At a conference in Vienna, members of the fifty-five-nation Organization for Security and Cooperation in Europe have condemned anti-Semitism and pledged to take strong action to fight it. The meeting committed the O-S-C-E to monitoring anti-Semitic violence as a human rights and law enforcement issue. The conference was held in response to a worldwide surge in violence against Jews. “The fact that such a meeting is necessary,” said Daan Everts of the Netherlands, “is in itself deplorable. But we would be remiss not to recognize that this need still exists.”
Representing the U.S., former New York City mayor Rudolph Giuliani said, “Words do not suffice to turn the tide of anti-Semitism that is once again growing in Europe and other parts of the world.” As Mr. Giuliani recently pointed out in the New York Times newspaper, at one point in 2002, physical attacks against Jews in France were occurring at a rate of eight to twelve a day, with fourteen arson attacks on synagogues in a two-week period. And in Russia, signs reading, “Death to Jews,” were placed along highways and rigged to explode if anyone sought to remove them.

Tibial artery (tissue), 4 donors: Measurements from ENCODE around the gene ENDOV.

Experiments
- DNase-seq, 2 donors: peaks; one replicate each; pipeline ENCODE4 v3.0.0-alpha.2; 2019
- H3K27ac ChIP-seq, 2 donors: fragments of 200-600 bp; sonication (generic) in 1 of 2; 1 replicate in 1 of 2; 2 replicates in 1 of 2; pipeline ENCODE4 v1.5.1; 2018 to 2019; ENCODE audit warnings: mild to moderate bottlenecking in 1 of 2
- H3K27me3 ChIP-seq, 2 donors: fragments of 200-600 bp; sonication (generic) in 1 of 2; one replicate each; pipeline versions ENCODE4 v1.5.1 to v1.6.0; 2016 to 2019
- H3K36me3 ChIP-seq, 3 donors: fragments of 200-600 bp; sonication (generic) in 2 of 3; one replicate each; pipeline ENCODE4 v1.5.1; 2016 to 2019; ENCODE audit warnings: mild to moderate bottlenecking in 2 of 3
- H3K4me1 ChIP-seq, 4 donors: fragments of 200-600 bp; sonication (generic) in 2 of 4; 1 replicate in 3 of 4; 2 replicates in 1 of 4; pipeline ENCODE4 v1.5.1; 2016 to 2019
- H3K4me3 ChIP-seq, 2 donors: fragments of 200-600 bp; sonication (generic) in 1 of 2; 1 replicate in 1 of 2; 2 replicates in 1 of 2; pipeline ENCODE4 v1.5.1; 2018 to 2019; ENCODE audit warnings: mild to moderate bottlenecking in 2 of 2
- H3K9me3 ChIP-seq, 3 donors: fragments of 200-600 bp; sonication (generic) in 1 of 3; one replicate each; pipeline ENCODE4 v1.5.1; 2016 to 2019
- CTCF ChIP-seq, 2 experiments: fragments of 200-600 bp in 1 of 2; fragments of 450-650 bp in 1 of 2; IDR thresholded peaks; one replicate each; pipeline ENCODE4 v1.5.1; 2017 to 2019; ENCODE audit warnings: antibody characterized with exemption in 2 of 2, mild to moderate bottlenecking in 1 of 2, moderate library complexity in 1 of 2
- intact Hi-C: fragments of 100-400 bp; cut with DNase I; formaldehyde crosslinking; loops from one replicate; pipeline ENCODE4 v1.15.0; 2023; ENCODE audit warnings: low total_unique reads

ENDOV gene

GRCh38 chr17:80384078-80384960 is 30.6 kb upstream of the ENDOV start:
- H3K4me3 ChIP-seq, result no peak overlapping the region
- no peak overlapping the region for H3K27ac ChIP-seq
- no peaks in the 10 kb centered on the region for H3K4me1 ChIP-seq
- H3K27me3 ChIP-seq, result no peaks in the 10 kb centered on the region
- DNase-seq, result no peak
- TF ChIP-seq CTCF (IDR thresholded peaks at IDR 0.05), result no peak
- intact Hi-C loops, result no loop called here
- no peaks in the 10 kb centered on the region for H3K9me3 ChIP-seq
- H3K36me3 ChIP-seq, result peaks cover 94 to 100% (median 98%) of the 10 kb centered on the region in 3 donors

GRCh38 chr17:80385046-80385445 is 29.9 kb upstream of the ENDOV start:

Anti-Semitism is one of the oldest and most pernicious forms of hatred in the world. Its most horrible manifestation was Nazi Germany’s systematic murder of six-million European Jews during the Second World War -- a campaign known as the Holocaust.
On a recent trip to Poland, President George W. Bush went to Auschwitz, site of one of the most notorious of the Nazi death camps. It is a place, said President Bush, “where evil found its willing servants and its innocent victims”:
“And the death camps still bear witness. They remind us that evil is real and must be called by name and must be opposed. And history asks more than memory, because hatred and aggression and murderous ambitions are still alive in the world.”
That means, in the words of Wladyslaw Bartoszewski, chairman of the Poland-Israel Association, “No tolerance for intolerance. . . . This is the only way of preventing history from repeating itself.”